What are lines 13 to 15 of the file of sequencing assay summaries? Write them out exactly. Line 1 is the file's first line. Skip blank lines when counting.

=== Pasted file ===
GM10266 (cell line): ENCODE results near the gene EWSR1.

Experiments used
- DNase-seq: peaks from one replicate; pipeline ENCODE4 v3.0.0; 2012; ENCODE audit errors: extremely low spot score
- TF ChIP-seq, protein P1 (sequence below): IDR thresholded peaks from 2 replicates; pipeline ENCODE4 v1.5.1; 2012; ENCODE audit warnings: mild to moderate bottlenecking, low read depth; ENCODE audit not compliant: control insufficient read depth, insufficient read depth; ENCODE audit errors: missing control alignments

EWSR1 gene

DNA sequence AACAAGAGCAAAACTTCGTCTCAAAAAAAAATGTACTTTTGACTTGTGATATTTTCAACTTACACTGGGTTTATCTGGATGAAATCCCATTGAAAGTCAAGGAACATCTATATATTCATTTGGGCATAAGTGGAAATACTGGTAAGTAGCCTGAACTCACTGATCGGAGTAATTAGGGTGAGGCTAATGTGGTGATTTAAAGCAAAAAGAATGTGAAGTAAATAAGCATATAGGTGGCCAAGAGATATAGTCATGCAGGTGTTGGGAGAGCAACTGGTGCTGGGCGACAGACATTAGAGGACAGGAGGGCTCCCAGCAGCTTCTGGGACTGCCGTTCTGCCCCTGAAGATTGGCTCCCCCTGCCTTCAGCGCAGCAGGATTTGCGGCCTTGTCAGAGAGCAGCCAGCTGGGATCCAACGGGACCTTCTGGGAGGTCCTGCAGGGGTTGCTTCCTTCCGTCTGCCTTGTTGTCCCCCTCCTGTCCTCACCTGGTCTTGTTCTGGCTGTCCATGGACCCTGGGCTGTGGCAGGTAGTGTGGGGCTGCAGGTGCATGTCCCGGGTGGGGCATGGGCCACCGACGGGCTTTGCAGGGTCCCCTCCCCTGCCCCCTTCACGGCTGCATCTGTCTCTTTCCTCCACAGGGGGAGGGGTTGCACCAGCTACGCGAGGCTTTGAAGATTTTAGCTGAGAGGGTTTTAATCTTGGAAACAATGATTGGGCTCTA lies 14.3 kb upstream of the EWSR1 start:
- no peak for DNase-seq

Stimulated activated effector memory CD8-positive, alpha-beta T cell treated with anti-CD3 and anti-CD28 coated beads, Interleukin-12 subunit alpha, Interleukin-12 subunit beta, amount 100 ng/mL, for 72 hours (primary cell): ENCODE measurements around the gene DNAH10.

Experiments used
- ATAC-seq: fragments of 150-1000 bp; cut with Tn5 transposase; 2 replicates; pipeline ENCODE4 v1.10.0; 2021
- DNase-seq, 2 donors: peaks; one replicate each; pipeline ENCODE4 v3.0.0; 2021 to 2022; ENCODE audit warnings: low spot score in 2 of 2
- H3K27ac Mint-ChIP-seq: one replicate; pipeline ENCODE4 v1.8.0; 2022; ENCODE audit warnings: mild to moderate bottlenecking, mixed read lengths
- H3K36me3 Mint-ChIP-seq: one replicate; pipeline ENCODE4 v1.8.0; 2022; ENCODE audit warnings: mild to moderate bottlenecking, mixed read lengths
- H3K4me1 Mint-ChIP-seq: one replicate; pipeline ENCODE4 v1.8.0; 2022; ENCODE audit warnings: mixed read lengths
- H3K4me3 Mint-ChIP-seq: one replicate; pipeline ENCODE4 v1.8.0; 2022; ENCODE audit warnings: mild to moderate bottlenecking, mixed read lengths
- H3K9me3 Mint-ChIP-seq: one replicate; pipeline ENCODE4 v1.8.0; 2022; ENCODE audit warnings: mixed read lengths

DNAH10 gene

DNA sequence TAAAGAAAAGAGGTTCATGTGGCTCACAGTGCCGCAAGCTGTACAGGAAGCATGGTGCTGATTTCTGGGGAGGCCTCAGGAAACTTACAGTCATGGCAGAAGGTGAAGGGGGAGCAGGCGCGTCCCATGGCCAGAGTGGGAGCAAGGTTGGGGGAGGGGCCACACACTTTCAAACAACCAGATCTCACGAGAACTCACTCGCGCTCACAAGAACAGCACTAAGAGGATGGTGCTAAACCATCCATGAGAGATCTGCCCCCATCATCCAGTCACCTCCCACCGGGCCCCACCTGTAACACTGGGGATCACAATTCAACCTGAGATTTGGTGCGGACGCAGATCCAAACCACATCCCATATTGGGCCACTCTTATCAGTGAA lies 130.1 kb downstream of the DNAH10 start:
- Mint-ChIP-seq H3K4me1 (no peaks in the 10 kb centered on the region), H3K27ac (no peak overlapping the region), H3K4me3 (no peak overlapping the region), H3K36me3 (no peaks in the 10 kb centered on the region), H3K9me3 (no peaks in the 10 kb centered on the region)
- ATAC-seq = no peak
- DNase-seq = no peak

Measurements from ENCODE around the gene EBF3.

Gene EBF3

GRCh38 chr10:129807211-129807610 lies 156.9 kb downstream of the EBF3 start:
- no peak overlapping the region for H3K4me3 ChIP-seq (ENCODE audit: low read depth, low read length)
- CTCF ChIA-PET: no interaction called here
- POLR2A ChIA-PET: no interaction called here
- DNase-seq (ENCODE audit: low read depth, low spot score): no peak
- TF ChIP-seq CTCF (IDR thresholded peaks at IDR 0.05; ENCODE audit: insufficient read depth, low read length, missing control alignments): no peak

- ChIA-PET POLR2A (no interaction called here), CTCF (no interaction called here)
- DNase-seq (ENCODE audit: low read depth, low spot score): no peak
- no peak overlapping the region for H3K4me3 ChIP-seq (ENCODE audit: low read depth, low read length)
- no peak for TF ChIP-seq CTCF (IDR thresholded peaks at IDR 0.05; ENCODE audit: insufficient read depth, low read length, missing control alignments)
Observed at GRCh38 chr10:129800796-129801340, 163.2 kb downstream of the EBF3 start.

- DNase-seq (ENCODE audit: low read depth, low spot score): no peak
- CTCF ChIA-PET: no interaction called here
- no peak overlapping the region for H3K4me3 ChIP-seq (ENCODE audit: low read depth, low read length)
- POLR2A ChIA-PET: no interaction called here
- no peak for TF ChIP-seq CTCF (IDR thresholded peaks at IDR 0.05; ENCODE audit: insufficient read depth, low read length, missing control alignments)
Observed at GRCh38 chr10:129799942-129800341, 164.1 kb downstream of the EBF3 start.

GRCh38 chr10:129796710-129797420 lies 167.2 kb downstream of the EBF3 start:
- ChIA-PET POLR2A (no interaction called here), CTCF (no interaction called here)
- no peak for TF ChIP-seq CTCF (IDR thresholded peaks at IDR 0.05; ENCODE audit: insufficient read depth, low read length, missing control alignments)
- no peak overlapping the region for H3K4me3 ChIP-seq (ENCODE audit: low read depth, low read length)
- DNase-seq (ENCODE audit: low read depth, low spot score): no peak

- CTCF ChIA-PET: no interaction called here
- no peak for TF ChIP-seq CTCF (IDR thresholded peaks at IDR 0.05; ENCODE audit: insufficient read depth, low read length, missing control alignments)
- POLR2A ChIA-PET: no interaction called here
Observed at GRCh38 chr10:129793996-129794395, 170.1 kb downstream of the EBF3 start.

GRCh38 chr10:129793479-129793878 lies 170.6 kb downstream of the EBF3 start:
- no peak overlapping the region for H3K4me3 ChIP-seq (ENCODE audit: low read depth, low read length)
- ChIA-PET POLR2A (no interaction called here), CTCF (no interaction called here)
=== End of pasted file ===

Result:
- H3K36me3 Mint-ChIP-seq: one replicate; pipeline ENCODE4 v1.8.0; 2022; ENCODE audit warnings: mild to moderate bottlenecking, mixed read lengths
- H3K4me1 Mint-ChIP-seq: one replicate; pipeline ENCODE4 v1.8.0; 2022; ENCODE audit warnings: mixed read lengths
- H3K4me3 Mint-ChIP-seq: one replicate; pipeline ENCODE4 v1.8.0; 2022; ENCODE audit warnings: mild to moderate bottlenecking, mixed read lengths